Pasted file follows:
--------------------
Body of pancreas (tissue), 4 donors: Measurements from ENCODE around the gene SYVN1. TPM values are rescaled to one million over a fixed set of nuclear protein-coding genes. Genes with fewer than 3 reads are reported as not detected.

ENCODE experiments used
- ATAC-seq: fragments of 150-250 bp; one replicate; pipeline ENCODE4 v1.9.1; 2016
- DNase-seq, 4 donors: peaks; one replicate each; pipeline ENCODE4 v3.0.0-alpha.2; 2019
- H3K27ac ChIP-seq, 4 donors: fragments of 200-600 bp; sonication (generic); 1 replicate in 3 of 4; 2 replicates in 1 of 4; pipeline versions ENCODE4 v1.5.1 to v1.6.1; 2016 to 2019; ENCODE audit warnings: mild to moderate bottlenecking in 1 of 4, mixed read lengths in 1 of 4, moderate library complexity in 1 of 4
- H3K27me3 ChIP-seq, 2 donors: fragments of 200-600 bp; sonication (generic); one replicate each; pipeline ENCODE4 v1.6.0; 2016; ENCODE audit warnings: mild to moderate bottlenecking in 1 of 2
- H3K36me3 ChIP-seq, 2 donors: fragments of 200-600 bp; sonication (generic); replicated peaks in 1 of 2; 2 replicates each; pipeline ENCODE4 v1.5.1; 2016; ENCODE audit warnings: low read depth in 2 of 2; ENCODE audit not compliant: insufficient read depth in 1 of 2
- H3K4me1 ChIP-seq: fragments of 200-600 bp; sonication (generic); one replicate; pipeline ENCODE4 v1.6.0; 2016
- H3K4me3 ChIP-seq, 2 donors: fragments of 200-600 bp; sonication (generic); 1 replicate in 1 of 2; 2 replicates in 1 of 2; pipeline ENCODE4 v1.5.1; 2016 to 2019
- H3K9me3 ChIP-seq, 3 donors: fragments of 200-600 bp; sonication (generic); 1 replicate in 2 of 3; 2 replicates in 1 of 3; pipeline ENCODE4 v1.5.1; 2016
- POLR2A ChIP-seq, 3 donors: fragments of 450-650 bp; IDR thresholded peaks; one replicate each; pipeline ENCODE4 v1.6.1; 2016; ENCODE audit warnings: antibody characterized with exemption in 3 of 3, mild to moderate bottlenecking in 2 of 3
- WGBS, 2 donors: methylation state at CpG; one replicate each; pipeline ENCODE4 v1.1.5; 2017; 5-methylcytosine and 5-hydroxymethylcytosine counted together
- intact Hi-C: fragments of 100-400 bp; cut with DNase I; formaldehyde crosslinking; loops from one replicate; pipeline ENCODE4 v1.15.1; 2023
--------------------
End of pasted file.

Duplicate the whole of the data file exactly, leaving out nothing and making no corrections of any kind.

Body of pancreas (tissue), 4 donors: Measurements from ENCODE around the gene SYVN1. TPM values are rescaled to one million over a fixed set of nuclear protein-coding genes. Genes with fewer than 3 reads are reported as not detected.

ENCODE experiments used
- ATAC-seq: fragments of 150-250 bp; one replicate; pipeline ENCODE4 v1.9.1; 2016
- DNase-seq, 4 donors: peaks; one replicate each; pipeline ENCODE4 v3.0.0-alpha.2; 2019
- H3K27ac ChIP-seq, 4 donors: fragments of 200-600 bp; sonication (generic); 1 replicate in 3 of 4; 2 replicates in 1 of 4; pipeline versions ENCODE4 v1.5.1 to v1.6.1; 2016 to 2019; ENCODE audit warnings: mild to moderate bottlenecking in 1 of 4, mixed read lengths in 1 of 4, moderate library complexity in 1 of 4
- H3K27me3 ChIP-seq, 2 donors: fragments of 200-600 bp; sonication (generic); one replicate each; pipeline ENCODE4 v1.6.0; 2016; ENCODE audit warnings: mild to moderate bottlenecking in 1 of 2
- H3K36me3 ChIP-seq, 2 donors: fragments of 200-600 bp; sonication (generic); replicated peaks in 1 of 2; 2 replicates each; pipeline ENCODE4 v1.5.1; 2016; ENCODE audit warnings: low read depth in 2 of 2; ENCODE audit not compliant: insufficient read depth in 1 of 2
- H3K4me1 ChIP-seq: fragments of 200-600 bp; sonication (generic); one replicate; pipeline ENCODE4 v1.6.0; 2016
- H3K4me3 ChIP-seq, 2 donors: fragments of 200-600 bp; sonication (generic); 1 replicate in 1 of 2; 2 replicates in 1 of 2; pipeline ENCODE4 v1.5.1; 2016 to 2019
- H3K9me3 ChIP-seq, 3 donors: fragments of 200-600 bp; sonication (generic); 1 replicate in 2 of 3; 2 replicates in 1 of 3; pipeline ENCODE4 v1.5.1; 2016
- POLR2A ChIP-seq, 3 donors: fragments of 450-650 bp; IDR thresholded peaks; one replicate each; pipeline ENCODE4 v1.6.1; 2016; ENCODE audit warnings: antibody characterized with exemption in 3 of 3, mild to moderate bottlenecking in 2 of 3
- WGBS, 2 donors: methylation state at CpG; one replicate each; pipeline ENCODE4 v1.1.5; 2017; 5-methylcytosine and 5-hydroxymethylcytosine counted together
- intact Hi-C: fragments of 100-400 bp; cut with DNase I; formaldehyde crosslinking; loops from one replicate; pipeline ENCODE4 v1.15.1; 2023